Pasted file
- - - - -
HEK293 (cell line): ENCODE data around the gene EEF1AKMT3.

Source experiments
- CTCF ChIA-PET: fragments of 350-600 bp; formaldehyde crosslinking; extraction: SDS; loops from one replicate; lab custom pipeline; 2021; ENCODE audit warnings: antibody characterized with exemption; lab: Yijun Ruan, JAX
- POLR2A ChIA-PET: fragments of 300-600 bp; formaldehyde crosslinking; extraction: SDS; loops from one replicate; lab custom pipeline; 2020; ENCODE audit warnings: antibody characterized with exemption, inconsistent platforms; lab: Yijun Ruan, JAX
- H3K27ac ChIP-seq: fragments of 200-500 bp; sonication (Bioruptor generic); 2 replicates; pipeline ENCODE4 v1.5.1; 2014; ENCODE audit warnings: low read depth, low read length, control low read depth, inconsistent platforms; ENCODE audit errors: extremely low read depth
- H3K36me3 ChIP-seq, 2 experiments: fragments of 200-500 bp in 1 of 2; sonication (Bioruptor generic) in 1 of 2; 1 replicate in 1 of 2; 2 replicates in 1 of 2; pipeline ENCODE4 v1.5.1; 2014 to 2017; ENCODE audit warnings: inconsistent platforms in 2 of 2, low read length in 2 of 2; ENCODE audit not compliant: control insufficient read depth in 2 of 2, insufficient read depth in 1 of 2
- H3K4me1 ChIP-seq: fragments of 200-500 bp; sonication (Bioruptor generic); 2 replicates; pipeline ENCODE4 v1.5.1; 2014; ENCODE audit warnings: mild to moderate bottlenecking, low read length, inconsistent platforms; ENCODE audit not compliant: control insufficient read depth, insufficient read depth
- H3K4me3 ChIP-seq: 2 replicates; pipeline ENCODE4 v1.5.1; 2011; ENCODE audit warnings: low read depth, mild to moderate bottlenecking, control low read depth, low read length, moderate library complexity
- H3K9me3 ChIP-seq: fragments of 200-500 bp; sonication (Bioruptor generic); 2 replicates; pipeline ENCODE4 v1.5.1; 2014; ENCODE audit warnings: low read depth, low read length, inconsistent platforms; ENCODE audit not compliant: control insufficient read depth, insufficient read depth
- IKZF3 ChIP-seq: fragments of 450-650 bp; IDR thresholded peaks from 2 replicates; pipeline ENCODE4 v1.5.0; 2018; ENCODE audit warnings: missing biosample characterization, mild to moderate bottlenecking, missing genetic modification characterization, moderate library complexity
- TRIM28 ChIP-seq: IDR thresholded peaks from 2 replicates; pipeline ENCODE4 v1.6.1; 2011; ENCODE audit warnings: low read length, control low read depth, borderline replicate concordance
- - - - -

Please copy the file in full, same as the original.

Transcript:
HEK293 (cell line): ENCODE data around the gene EEF1AKMT3.

Source experiments
- CTCF ChIA-PET: fragments of 350-600 bp; formaldehyde crosslinking; extraction: SDS; loops from one replicate; lab custom pipeline; 2021; ENCODE audit warnings: antibody characterized with exemption; lab: Yijun Ruan, JAX
- POLR2A ChIA-PET: fragments of 300-600 bp; formaldehyde crosslinking; extraction: SDS; loops from one replicate; lab custom pipeline; 2020; ENCODE audit warnings: antibody characterized with exemption, inconsistent platforms; lab: Yijun Ruan, JAX
- H3K27ac ChIP-seq: fragments of 200-500 bp; sonication (Bioruptor generic); 2 replicates; pipeline ENCODE4 v1.5.1; 2014; ENCODE audit warnings: low read depth, low read length, control low read depth, inconsistent platforms; ENCODE audit errors: extremely low read depth
- H3K36me3 ChIP-seq, 2 experiments: fragments of 200-500 bp in 1 of 2; sonication (Bioruptor generic) in 1 of 2; 1 replicate in 1 of 2; 2 replicates in 1 of 2; pipeline ENCODE4 v1.5.1; 2014 to 2017; ENCODE audit warnings: inconsistent platforms in 2 of 2, low read length in 2 of 2; ENCODE audit not compliant: control insufficient read depth in 2 of 2, insufficient read depth in 1 of 2
- H3K4me1 ChIP-seq: fragments of 200-500 bp; sonication (Bioruptor generic); 2 replicates; pipeline ENCODE4 v1.5.1; 2014; ENCODE audit warnings: mild to moderate bottlenecking, low read length, inconsistent platforms; ENCODE audit not compliant: control insufficient read depth, insufficient read depth
- H3K4me3 ChIP-seq: 2 replicates; pipeline ENCODE4 v1.5.1; 2011; ENCODE audit warnings: low read depth, mild to moderate bottlenecking, control low read depth, low read length, moderate library complexity
- H3K9me3 ChIP-seq: fragments of 200-500 bp; sonication (Bioruptor generic); 2 replicates; pipeline ENCODE4 v1.5.1; 2014; ENCODE audit warnings: low read depth, low read length, inconsistent platforms; ENCODE audit not compliant: control insufficient read depth, insufficient read depth
- IKZF3 ChIP-seq: fragments of 450-650 bp; IDR thresholded peaks from 2 replicates; pipeline ENCODE4 v1.5.0; 2018; ENCODE audit warnings: missing biosample characterization, mild to moderate bottlenecking, missing genetic modification characterization, moderate library complexity
- TRIM28 ChIP-seq: IDR thresholded peaks from 2 replicates; pipeline ENCODE4 v1.6.1; 2011; ENCODE audit warnings: low read length, control low read depth, borderline replicate concordance